When in doubt, I advise to select the frozen source; that has the lowest risk of breakage. Breakage in the dynamic source usually gets fixed very quickly, by the way, so breakage is not a very big deal. But still.

    OK, make your choice:

    Option 1: the frozen source (recommended)

    Use copy/paste to transfer the following command line into the terminal:

    Code:
    sudo add-apt-repository -y ppa:computertip/mint-tools-ubuntu
    Press Enter. Type your password when prompted; your password will remain entirely invisible, not even dots will show when you type it, that's normal.

    Continue with step c.

    Option 2: the dynamic source

    Use copy/paste to transfer the following command line into the terminal:

    Code:
    sudo add-apt-repository -y ppa:gm10/linuxmint-tools
    Press Enter. Type your password when prompted; your password will remain entirely invisible, not even dots will show when you type it, that's normal.

    c. Then add the Timeshift PPA to your sources list, with this terminal command:
    Code:
    sudo add-apt-repository -y ppa:teejee2008/ppa
    d. Install the necessary supporting (Mint) files with the following terminal command:
    Code:
    sudo apt-get install mint-common
    e. Now install both Update Manager and Timeshift, with this terminal command:
    Code:
    sudo apt-get install mintupdate timeshift
    f. Then you need to restrict the old Ubuntu update tool, in order to make full way for the new tool. It's namely better not to use both the old and the new tool.

    First disable the automatic start of Ubuntu's Update Notifier. In a way that's easy to reverse, in case you'd ever want to undo all this. That can be done with the following two terminal commands, with which you move the automatic launcher file of Update Notifier to a dedicated "parking lot":

    To begin with, you create the parking folder:
    Code:
    sudo mkdir -v /parking
    Then you move the file to its parking lot with this command line:
    Code:
    sudo mv -v /etc/xdg/autostart/update-notifier.desktop /parking
    g. Then you launch the application Software & Updates. Click on the tab Updates and set Automatically check for updates: to Never. With that, you've adequately restricted the Ubuntu update tools.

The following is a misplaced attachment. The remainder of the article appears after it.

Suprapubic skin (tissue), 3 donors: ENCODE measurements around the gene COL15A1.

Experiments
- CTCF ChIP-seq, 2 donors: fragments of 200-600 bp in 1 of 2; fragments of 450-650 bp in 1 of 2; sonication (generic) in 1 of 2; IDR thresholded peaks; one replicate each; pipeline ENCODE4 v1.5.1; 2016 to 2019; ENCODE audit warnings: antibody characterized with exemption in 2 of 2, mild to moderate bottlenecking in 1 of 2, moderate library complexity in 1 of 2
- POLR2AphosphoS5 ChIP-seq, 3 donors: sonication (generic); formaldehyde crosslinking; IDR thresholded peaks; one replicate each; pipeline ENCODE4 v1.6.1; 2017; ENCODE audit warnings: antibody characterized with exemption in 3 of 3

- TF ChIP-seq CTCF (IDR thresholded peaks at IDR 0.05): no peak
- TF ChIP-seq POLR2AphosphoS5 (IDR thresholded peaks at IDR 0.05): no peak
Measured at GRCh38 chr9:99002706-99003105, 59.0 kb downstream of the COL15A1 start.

h. Reboot your computer.

    i. Configure your new Update Manager to show a permanent icon in the desktop panel. Launch Update Manager - panel: Edit - Preferences
    Enable the following option:
    Use AppIndicator for the tray icon (more limited but supports more desktops)

    j. Timeshift is a nifty tool, but it definitely needs some restraints on its potential disk usage. So restrict the number of kept snapshots to 2, and in case of scheduled automatic snapshot taking: restrict it to monthly with a retention of 2. Nobody needs more than that.

    k. Enjoy!

    How to undo
    4. Regrets? Unlikely to have those, but you can undo all this as follows:

    a. Remove the two installed applications and their supporting package, with this terminal command:

    Code:
    sudo apt-get remove mintupdate timeshift mint-common
    b. Move the starter for Ubuntu's Update Notifier back to its old spot, with the following command:

    Code:
    sudo mv -v /parking/update-notifier.desktop /etc/xdg/autostart
    c. Launch the application Software & Updates, go to its tab Other Software and remove the PPA's from teejee2008 and computertip or gm10 from your sources list.

    d. Still in Software & Updates, click on the tab Updates and set Automatically check for updates: to Daily.

    e. Reboot your computer. All should be as it was before.
    Last edited by computertip; 3 Weeks Ago at 12:23 PM.

  2. #2
    Join Date
    Oct 2013
    Beans
    4

    Re: How To Install a Cool Additional Update Tool in Ubuntu

    I've created a PPA with a frozen version of the Mint tools for Ubuntu. For those who prefer a frozen PPA that gets updates very rarely, over a dynamic PPA that gets updates nearly weekly. The choice is yours....

    I've modified the how-to accordingly.

Bookmarks

Posting Permissions

  • You may not post new threads
  • You may not post replies
  • You may not post attachments
  • You may not edit your posts
  •